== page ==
Today let’s talk about probates and affidavit of heirships and why you might see the requirement for one or the other on your title commitment when buying and/or selling a property.
First let’s understand the meaning of each:
Probate is the court supervised process of making sure that a deceased person’s will is valid and appoints the executor or executrix of the estate or the administrator of the estate, depending on what kind of filing is done. There are different types of filings for probates and there is also a time frame in which a will can be probated.
Affidavit of heirship is something that is typically done when someone dies without a will or is done when the time has passed for the deceased person’s will to be probated. This document will state the history of the person. It will say when they were born, who they were married to and how the marriage was terminated (such as divorce or by death) it will also state if they had children (their ages and if they have predeceased the person the heirship is concerning) and what union the children we born to, if the person was married more than once. This document will determine the heirs of the deceased.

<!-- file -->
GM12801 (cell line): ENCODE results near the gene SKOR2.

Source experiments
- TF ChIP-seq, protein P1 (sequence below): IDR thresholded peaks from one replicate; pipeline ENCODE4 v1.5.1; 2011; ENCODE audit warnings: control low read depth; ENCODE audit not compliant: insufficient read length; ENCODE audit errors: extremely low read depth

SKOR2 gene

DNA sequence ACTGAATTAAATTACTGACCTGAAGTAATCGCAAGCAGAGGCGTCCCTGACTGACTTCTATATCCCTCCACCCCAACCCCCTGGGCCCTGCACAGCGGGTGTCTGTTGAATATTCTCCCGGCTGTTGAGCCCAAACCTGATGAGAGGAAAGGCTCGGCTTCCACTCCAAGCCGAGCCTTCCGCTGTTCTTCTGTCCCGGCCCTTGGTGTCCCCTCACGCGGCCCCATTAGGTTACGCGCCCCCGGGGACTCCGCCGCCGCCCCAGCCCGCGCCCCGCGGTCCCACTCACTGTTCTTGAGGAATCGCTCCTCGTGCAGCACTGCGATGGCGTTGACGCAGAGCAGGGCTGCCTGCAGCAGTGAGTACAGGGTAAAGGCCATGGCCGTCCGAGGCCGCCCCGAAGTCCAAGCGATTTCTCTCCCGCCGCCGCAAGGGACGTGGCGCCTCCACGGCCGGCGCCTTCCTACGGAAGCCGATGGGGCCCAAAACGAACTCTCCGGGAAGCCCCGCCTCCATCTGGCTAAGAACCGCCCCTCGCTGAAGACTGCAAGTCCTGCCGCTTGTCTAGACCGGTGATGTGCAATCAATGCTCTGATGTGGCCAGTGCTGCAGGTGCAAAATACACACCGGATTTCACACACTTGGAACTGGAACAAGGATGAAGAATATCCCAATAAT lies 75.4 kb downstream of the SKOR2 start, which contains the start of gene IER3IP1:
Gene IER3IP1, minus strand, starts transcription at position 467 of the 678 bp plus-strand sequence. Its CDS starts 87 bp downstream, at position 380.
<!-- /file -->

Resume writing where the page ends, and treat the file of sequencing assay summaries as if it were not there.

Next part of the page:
Why would the requirement for one or the other be seen on the commitment?
- The seller owned the property with the deceased person and no probate or heirship was found of record.
- The deceased person was the only vested owner of the property that was being sold and no probate or heirship was found of record.
- If during the title exam it was found in the chain of title that a previous owner had died, and no probate or heirship was found of record. (This is common when property has passed from one family member to the next.)
Sometimes when a person passes away they reside in a different county than what the subject property is located in. If this is the case and the probate was done in the other county, the title company would require that a certified copy of the probate be obtained and filed for record in the same county as the property being sold. The same situation can apply to affidavit of heirships as well. If an heirship is filed in a different county, a certified copy would be obtained and filed of record in county that the property is located in.
If there is not a will or if the will was not probated in time, then the title company would require that an affidavit of heirship be obtained concerning the deceased and it would determine the heirs that would be the owners of the property.
These types of requirements are made to ensure that you as a buyer are being given a clear title to the property that you are purchasing. They also protect you as a seller when selling property, you inherited or think you solely own due to the other owner passing away. Remember that each transaction that requires these types of requirements to convey clear title are unique and may even require additional heirships or copies of probates. If you have questions on if you should probate a will or not, we suggest you reach out to a probate attorney to explore your options.